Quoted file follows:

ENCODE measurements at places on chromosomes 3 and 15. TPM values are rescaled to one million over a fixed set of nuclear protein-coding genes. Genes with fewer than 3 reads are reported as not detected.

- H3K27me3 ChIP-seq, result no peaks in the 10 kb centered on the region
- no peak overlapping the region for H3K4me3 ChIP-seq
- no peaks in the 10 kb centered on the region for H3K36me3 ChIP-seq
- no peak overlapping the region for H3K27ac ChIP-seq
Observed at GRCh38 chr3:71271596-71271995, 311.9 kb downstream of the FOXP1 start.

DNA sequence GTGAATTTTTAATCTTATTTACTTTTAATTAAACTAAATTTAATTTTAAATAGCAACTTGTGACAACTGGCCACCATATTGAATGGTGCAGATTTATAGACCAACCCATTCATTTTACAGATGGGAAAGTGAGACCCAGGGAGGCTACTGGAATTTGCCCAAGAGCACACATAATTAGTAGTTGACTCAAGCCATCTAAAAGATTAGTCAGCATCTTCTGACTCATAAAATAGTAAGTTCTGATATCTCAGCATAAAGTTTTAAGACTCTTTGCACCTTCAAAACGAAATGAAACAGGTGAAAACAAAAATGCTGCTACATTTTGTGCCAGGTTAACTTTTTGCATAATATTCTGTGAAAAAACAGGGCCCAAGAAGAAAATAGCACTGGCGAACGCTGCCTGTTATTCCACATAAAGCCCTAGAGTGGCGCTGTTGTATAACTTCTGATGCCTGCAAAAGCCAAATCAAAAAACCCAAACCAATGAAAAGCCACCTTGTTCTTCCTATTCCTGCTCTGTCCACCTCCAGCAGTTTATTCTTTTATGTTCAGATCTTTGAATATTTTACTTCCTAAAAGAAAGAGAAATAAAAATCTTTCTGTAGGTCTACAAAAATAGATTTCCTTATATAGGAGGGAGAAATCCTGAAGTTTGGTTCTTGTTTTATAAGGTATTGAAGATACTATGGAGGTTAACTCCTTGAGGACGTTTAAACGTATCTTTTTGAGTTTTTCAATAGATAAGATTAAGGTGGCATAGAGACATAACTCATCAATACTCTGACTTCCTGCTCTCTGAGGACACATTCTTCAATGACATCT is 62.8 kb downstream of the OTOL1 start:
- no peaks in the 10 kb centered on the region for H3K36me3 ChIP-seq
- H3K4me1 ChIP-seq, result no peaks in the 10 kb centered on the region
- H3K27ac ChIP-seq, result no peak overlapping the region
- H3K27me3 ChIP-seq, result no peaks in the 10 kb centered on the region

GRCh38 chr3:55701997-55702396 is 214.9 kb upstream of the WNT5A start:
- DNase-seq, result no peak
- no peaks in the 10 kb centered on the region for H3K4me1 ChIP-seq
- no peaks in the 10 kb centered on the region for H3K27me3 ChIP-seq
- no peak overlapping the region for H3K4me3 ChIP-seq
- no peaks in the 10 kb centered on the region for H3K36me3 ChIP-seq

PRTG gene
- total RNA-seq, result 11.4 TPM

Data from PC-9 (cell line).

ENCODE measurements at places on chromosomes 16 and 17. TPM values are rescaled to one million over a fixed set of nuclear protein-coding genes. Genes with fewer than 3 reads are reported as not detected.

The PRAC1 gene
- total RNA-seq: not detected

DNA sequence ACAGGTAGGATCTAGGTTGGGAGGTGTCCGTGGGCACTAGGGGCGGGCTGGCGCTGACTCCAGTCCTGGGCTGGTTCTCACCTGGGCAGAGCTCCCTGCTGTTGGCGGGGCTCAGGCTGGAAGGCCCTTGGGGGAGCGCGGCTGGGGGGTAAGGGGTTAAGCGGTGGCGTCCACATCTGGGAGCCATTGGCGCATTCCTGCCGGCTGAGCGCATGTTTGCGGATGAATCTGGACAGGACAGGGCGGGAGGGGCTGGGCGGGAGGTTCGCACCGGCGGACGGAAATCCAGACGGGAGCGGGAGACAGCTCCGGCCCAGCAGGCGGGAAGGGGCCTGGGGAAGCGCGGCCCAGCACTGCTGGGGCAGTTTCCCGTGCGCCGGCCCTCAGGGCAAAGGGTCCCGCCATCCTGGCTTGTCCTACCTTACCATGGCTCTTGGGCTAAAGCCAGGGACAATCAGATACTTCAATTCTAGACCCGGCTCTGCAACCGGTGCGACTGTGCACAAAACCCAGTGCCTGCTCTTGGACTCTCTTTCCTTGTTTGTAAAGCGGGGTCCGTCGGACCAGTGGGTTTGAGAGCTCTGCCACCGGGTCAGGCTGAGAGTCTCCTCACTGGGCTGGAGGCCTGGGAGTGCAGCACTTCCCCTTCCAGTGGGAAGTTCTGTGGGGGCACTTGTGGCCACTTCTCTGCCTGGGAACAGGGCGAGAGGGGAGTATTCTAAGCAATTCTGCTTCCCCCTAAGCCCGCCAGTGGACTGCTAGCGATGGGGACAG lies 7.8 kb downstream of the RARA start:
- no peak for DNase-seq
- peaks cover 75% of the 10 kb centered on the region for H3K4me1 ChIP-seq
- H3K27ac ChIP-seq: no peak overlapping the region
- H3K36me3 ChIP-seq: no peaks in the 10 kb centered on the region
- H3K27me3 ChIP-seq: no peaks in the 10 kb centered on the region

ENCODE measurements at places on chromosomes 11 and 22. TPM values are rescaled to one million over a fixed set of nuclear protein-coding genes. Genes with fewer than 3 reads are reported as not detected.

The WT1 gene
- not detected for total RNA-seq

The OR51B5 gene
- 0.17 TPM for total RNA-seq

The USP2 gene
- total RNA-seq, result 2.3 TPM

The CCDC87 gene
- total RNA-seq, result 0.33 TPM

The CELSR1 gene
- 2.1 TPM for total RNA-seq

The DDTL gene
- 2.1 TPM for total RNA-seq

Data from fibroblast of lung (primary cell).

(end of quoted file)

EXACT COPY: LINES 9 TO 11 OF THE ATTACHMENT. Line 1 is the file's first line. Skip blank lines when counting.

- H3K4me1 ChIP-seq, result no peaks in the 10 kb centered on the region
- H3K27ac ChIP-seq, result no peak overlapping the region
- H3K27me3 ChIP-seq, result no peaks in the 10 kb centered on the region